But by and large, there’s one nearly unfailing thread that binds all of these players together as a group: they’re really good!Click here to read the rest

Announcement: IIATMS and The Yankee Analysts have merged!


Big day in IIATMS history, friends.  Huge.

Effective immediately, IIATMS and The Yankee Analysts have merged!

It’s with tremendous pride that the incredible team at TYA have agreed to join us here at IIATMS to help deliver what we believe will be the most complete, cohesive and entertaining Yankees-centric site around.

A merger of IIATMS and TYA has been long viewed as inevitable, with the earliest discussions going back to late 2010, although the timing wasn’t right back then. Moshe Mandel, Larry Koestler and I have always viewed ourselves more as colleagues than competitors, each with a healthy respect for one another and the efforts each has put into developing the sites and their followings. We are here, now, proudly together, to bring you the very best in Yankees news, analysis and discussion. We thank you for your continued readership and support.

Moshe, Larry, Jason and the entire staffs of IIATMS and TYA




Over the next bit of time, we will be bringing everything and everyone that made TYA an absolute analyst powerhouse over here.… Click here to read the rest

Jose Cano would prefer Robinson remain a Yankee

Jose Cano, who is the bullpen coach for the Dominican Republic’s WBC team, spoke with reporters from Steinbrenner Field where the squad was conducting workouts and said that he’d like for his son Robinson to remain with the New York Yankees for life.

Cano told reporters, “I don’t think the (Yankees) are going to let him go. I talk to him every day and we are still waiting.” he added, “I wish he can be here forever. I don’t think he will feel comfortable (leaving),” Cano said. “I hope he can be a Yankee forever.”

The elder Cano just wants the ordeal to end and he’d like for his son to have a deal in place sooner rather than later. “I hope something happens soon, he will feel better. I know he will sign for six or seven years.”

Will he? I’ve said this before but the whole ‘Robinson Cano is a Scott Boras client’ situation scares me a lot.… Click here to read the rest

New York Yankees off-day madness: Planes, broken ankles, deleted tweets and merging blogs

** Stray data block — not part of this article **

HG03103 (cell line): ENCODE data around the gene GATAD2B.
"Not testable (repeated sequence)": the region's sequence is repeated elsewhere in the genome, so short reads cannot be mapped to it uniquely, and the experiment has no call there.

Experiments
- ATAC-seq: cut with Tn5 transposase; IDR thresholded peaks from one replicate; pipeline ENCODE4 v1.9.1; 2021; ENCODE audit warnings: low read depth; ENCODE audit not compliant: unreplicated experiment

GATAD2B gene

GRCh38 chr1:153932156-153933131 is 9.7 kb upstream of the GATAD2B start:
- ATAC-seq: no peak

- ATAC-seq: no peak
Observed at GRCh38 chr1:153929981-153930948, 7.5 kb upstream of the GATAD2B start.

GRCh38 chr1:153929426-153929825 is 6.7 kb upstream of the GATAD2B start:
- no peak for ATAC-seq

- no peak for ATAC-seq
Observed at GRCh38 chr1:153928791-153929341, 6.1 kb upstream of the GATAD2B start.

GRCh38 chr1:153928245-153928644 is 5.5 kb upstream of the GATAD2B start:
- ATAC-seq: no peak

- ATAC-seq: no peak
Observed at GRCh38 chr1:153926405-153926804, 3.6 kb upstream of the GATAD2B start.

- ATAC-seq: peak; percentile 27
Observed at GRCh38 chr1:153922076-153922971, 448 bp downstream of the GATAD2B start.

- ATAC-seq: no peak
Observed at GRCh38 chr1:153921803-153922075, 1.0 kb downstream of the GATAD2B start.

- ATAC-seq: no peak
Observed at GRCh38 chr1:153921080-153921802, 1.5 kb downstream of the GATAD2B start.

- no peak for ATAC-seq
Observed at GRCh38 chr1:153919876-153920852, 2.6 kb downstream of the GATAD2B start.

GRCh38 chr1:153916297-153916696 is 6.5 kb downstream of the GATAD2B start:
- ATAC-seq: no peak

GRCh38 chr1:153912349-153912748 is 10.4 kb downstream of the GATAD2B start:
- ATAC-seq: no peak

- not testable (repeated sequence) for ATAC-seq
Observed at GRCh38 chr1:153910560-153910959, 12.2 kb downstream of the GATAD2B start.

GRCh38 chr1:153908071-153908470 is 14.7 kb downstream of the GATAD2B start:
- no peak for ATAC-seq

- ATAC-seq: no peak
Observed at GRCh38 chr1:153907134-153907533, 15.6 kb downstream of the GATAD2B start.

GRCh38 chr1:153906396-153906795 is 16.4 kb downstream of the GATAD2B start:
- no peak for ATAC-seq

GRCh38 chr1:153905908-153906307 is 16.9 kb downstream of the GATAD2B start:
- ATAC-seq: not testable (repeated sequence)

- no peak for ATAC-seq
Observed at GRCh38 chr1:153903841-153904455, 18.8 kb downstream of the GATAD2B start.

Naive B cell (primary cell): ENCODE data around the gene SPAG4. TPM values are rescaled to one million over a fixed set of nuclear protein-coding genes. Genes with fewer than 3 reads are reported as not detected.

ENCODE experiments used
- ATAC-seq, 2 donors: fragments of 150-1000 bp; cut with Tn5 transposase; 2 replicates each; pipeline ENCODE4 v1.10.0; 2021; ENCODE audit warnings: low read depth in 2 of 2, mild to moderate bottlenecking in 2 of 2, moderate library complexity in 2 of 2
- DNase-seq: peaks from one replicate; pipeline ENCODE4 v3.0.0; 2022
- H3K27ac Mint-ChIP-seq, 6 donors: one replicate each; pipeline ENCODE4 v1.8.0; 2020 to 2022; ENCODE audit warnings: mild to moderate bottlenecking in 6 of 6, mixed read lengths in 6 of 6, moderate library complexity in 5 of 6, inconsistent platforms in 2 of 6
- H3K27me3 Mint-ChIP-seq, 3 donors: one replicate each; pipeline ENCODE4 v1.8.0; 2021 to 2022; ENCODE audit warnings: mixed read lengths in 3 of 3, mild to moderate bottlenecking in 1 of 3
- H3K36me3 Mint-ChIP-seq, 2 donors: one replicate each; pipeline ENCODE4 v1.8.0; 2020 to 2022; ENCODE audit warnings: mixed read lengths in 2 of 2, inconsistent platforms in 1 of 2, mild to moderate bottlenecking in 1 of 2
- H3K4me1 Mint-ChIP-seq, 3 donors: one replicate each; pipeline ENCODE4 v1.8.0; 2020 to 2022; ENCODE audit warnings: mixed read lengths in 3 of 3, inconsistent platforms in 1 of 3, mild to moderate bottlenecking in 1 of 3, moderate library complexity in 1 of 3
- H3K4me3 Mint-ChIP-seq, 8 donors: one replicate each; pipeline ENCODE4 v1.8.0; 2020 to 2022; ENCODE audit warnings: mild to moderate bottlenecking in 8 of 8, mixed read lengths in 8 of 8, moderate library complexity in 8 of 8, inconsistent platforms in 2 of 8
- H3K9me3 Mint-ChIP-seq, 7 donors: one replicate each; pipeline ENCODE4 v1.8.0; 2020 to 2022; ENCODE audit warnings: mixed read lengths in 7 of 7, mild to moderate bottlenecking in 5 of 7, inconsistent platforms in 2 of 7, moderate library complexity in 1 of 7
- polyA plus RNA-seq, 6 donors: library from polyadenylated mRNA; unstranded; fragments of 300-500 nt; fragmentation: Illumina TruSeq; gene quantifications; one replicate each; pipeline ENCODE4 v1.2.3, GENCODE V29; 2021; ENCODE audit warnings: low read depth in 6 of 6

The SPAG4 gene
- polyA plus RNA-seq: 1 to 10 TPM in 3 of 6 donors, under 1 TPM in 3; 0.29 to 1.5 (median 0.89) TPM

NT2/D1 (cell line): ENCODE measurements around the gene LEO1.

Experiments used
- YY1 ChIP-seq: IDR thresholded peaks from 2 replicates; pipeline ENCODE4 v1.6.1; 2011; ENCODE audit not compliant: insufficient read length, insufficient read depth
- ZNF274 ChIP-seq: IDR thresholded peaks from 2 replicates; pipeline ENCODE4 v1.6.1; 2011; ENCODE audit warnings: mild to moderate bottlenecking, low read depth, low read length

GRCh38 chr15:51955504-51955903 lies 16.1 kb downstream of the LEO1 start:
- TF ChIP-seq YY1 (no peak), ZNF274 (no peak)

There was no game today for the men in pinstripes – they had a day off but that doesn’t mean there was a shortage of New York Yankees news.

First and perhaps the strangest story that came out today was GM Brian Cashman’s broken ankle. Not that a broken ankle is an oddity, I broke my left ankle in college and Derek Jeter broke his left ankle last season but neither one of us did it while jumping out of a plane. Cashman was doing the jump for charity and on his second jump, landed awkwardly, breaking his right ankle. The funniest detail of the story, at least to me, was Cashman texting the beat writers to tell them what happened while adding, “It was awesome.”

The reactions to the news varied. Some people were really upset with Cashman and I totally get it. How are we going to handle this season without Cashman in left fi– oh right, he doesn’t actually play baseball so it’s perfectly okay that he broke his ankle.… Click here to read the rest

Nova Shows A Shorter Arm Motion In Spring Training Debut (GIF Included)

On Saturday, Ivan Nova gave us 2.0 innings of one hit baseball to think about. For the most part, Nova was hitting spots like a lunatic, 22 of his 27 pitches were strikes, and the one hit he gave up was an infield single off the end of his own glove.

Weak contact is something that Nova grew unaccustomed to in 2012. His 16.6 HR/FB% was the fourth highest rate of all qualifying pitchers last season. It wasn’t always like that though, in 2010 and 2011, Nova’s home run rate was half of what we saw in 2012, and his groundball rate was 6% to 7% higher. It wasn’t only contact rates that made Nova look like a different pitcher, but his strikeouts sky rocketed from 13.9% in 2011 to 20.5% in 2012. While the walk rates also took a step back, Nova somehow evolved into a strikeout pitcher, and that wasn’t necessarily a good thing.

Now Nova and the Yankees are looking to find the 2011 pitcher, rather than his 2012 counterpart.… Click here to read the rest